Emotions Controlled

Some people would say that the word ‘Control’ could be interpreted as negative or aggressive. While this may be true, when we talk about emotional intelligence it becomes an incredibly important word, shutterstock_104106056especially around expressing emotions. After a difficult interaction we often think back and wonder whether if we had acted differently, changed the way we said something, or maybe even listened better, would the outcome have been different?

Difficult interactions can result in difficult outcomes. If a person expresses anger at you, gesturing and moving towards you in an angry manor, what would your natural reaction be? Do you confront, defend, or retreat? It is rare that we would attempt to apply a rationale to the situation, to try to understand ‘why is this person approaching me in this way?’ Emotional intelligence teaches us about awareness and control, and how to manage our emotions and the emotions of others.

I experienced the negative side of control on a recent business trip. At the airport check in on the return leg home I was told my bag was too heavy. Although slightly confused (as it was the same weight as travelling out), my thoughts were on getting home so I offered to pay for any excess weight to resolve any issues. Thinking this would be fairly straightforward I was surprised when this was not accepted and I was advised to remove items from my luggage until it was satisfactory.

This is the point where emotional intelligence of the staff at check in would have been beneficial!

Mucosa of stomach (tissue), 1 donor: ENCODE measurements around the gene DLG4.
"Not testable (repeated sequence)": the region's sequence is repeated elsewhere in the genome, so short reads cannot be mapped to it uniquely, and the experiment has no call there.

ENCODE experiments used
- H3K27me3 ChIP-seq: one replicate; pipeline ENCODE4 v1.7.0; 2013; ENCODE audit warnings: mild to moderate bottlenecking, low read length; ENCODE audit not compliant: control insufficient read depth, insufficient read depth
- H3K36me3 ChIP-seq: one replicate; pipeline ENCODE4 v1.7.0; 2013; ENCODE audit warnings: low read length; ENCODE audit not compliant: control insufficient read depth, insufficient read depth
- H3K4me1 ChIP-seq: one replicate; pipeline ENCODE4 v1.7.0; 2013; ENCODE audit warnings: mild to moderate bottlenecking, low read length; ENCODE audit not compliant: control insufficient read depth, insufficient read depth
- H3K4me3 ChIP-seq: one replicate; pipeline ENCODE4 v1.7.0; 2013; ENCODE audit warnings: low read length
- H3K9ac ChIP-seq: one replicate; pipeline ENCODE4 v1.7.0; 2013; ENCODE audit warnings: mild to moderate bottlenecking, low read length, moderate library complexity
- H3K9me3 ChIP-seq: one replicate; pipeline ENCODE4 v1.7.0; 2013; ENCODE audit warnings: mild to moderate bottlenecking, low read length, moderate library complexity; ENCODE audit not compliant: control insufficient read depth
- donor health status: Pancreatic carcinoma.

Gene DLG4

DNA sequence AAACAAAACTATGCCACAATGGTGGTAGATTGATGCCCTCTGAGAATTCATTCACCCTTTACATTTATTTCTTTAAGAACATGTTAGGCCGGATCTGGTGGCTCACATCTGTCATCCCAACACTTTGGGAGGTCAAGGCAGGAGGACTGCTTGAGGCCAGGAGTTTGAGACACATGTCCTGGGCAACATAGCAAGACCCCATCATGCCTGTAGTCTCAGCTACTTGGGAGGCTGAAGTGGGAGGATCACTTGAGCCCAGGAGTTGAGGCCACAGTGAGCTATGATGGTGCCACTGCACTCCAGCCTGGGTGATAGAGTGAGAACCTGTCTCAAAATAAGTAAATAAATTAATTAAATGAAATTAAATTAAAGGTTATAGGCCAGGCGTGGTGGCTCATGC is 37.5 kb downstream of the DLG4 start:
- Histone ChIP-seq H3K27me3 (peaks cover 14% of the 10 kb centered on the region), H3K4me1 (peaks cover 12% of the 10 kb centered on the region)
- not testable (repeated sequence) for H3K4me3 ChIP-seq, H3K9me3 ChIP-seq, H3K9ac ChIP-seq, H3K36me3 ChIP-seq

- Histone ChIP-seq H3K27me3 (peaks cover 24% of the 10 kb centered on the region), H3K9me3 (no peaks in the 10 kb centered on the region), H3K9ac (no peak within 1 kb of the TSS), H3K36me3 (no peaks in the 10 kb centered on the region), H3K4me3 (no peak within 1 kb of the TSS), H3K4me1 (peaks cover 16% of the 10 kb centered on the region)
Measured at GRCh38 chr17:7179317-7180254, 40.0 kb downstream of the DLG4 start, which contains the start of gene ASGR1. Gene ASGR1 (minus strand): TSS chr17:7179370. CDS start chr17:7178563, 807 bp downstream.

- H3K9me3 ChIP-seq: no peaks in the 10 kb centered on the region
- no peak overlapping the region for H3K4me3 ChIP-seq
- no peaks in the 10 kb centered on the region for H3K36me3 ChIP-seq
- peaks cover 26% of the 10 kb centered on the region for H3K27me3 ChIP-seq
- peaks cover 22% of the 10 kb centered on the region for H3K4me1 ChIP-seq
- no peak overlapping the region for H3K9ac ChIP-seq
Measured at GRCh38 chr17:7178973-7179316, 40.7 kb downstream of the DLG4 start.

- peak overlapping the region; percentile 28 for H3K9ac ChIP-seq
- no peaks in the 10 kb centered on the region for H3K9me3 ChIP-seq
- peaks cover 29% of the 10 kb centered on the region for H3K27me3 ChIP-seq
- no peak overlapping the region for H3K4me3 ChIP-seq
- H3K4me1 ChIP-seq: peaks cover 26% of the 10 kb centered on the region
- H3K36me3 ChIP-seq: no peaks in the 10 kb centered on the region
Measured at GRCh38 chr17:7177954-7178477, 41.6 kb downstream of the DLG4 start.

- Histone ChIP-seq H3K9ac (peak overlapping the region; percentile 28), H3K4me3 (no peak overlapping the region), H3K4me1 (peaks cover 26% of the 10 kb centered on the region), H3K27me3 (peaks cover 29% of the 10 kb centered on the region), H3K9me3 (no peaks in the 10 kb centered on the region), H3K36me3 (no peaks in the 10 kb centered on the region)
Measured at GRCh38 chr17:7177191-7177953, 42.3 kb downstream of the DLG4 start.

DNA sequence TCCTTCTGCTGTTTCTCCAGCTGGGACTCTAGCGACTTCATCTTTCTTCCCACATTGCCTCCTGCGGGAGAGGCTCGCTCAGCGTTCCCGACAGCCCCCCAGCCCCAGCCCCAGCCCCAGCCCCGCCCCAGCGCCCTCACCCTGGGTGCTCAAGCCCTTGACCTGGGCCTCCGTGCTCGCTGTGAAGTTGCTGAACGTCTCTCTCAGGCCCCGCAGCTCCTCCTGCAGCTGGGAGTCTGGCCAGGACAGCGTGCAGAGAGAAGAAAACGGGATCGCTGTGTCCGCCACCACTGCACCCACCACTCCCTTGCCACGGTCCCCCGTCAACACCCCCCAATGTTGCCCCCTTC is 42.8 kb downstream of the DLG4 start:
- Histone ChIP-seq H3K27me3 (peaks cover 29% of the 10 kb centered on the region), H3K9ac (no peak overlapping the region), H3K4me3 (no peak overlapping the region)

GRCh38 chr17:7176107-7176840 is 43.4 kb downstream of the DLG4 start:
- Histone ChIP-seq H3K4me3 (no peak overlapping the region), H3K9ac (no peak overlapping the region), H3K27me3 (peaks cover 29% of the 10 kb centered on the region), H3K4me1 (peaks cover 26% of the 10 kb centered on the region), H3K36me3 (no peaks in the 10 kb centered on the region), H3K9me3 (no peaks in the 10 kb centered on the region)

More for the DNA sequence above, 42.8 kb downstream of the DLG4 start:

Before I had the chance to properly consider and respond to what had been stated (which was a fair request), another managerial member of staff approached the desk and aggressively stated that my bag was not going on the flight unless I removed items from it. This person wouldn’t listen, wouldn’t allow me to speak and after talking at me, put their hand up to gesture “conversation over” and just walked away. While some people might believe that this is controlling the situation and is acceptable customer service, I did not. Not only did the interaction leave me feeling unhappy, but the personnel left at the desk were visibly tense and uncomfortable. (I should point out that I did remove the items from my bag to make the weight acceptable)!

Interactions like these are often put out of mind and filed away as a bad or negative experience. However, is there a long term effect? How do I view the airline after my customer experience?

I have a perception and attitude change towards the airline. The chances of me flying with this airline again are extremely remote as I do not desire to replicate the experience I had with them. There was no empathy from the manager. Empathy is critical to creating a positive customer experience from something potentially negative. How we approach and interact with people when providing a service is of the upmost importance. Emotional intelligence empowers us to deliver the best outcomes for the given situation.

Negative outcomes of an interaction can have a prolonged effect on an individual. When you overcome the surprise or shock of a negative encounter, you feel the necessity to discuss it and do something about it. From this particular experience, the check-in people did not know who I was, or whether I was important to their business or not. They didn’t consider the long term effect a negative customer experience could have on their roles or even their business. When we interact with others we should never assume anything, but instead focus on using our emotional intelligence to deliver a positive outcome, a ‘meeting of minds’, no matter who the person is.

Understanding how to use our emotions when we enter an interaction is paramount to a successful outcome. For every interaction I have, I reflect on the experience and evaluate if I applied my emotions intelligently: Was empathy displayed? Did I and the people involved in the interaction control and manage our emotions? How did I feel after the interaction? What is my perception of the people/business now?

Emotional intelligence has become a critical factor in the development of business and people performance, within challenging and aggressive industries it provides that competitive edge.